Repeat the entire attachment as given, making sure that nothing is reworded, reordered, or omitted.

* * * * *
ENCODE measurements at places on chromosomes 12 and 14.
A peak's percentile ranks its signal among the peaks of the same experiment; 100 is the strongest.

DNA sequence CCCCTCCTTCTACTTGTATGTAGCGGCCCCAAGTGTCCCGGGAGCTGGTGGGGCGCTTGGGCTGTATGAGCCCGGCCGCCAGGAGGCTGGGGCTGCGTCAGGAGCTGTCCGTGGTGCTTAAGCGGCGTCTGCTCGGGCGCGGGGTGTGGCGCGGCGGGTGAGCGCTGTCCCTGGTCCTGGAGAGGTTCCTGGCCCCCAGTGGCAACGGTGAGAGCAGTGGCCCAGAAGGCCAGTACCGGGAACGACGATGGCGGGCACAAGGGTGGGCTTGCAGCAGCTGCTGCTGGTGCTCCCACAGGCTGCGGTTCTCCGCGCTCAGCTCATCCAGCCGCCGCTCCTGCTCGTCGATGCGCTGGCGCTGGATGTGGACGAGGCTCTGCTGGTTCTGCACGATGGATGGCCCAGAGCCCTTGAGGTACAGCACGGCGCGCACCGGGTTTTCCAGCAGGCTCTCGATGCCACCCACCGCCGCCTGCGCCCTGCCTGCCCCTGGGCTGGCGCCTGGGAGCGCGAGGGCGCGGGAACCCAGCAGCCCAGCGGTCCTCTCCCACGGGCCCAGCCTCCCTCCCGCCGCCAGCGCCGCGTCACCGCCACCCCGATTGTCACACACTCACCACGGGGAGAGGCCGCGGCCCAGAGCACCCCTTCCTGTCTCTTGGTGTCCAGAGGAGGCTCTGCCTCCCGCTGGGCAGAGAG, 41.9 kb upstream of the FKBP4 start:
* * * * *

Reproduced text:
ENCODE measurements at places on chromosomes 12 and 14.
A peak's percentile ranks its signal among the peaks of the same experiment; 100 is the strongest.

DNA sequence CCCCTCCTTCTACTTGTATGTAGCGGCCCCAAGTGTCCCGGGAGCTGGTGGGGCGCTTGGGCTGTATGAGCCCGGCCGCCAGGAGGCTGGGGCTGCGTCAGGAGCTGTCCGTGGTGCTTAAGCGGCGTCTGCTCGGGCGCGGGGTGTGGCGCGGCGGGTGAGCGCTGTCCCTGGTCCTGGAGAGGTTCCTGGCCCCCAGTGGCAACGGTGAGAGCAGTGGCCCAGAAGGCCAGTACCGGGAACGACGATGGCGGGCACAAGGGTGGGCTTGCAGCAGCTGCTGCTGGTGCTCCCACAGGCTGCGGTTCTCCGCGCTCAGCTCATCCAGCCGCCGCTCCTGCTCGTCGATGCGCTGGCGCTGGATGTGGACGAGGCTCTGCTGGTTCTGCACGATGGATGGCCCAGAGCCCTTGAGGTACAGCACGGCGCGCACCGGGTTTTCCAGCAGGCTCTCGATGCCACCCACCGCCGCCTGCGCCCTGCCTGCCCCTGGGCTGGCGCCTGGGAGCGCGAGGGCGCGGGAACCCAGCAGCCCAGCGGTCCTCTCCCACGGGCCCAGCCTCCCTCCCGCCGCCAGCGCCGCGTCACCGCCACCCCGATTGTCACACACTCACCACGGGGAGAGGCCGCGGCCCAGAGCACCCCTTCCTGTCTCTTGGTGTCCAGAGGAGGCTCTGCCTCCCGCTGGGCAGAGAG, 41.9 kb upstream of the FKBP4 start: